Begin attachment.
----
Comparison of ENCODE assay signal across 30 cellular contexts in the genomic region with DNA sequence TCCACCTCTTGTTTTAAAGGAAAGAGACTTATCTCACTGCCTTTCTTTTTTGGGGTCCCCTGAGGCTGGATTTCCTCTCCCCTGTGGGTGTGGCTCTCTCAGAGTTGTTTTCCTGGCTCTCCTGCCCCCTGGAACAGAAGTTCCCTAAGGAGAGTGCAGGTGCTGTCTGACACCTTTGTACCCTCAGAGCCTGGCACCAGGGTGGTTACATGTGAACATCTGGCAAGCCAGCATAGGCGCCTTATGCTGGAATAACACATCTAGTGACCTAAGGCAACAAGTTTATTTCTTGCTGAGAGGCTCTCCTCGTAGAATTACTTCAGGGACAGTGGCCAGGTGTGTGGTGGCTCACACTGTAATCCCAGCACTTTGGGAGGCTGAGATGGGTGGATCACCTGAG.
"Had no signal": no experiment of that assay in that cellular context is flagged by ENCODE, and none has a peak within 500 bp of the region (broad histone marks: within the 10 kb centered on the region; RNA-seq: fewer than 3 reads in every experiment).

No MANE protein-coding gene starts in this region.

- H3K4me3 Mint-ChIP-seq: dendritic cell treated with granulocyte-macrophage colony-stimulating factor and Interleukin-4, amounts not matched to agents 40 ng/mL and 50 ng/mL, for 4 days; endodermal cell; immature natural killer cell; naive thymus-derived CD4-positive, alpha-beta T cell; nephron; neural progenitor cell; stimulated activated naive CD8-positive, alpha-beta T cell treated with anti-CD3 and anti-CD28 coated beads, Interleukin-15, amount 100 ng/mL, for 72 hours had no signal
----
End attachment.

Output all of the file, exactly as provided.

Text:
Comparison of ENCODE assay signal across 30 cellular contexts in the genomic region with DNA sequence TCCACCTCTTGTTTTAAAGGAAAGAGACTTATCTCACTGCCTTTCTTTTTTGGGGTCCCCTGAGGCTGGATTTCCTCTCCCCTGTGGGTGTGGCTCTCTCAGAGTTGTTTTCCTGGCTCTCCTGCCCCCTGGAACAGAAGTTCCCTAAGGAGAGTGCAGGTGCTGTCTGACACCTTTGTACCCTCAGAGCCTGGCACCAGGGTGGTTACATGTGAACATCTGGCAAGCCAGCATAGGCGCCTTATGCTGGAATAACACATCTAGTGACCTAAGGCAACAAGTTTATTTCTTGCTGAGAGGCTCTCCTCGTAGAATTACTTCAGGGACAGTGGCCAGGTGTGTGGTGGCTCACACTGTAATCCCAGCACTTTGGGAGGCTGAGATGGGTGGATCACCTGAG.
"Had no signal": no experiment of that assay in that cellular context is flagged by ENCODE, and none has a peak within 500 bp of the region (broad histone marks: within the 10 kb centered on the region; RNA-seq: fewer than 3 reads in every experiment).

No MANE protein-coding gene starts in this region.

- H3K4me3 Mint-ChIP-seq: dendritic cell treated with granulocyte-macrophage colony-stimulating factor and Interleukin-4, amounts not matched to agents 40 ng/mL and 50 ng/mL, for 4 days; endodermal cell; immature natural killer cell; naive thymus-derived CD4-positive, alpha-beta T cell; nephron; neural progenitor cell; stimulated activated naive CD8-positive, alpha-beta T cell treated with anti-CD3 and anti-CD28 coated beads, Interleukin-15, amount 100 ng/mL, for 72 hours had no signal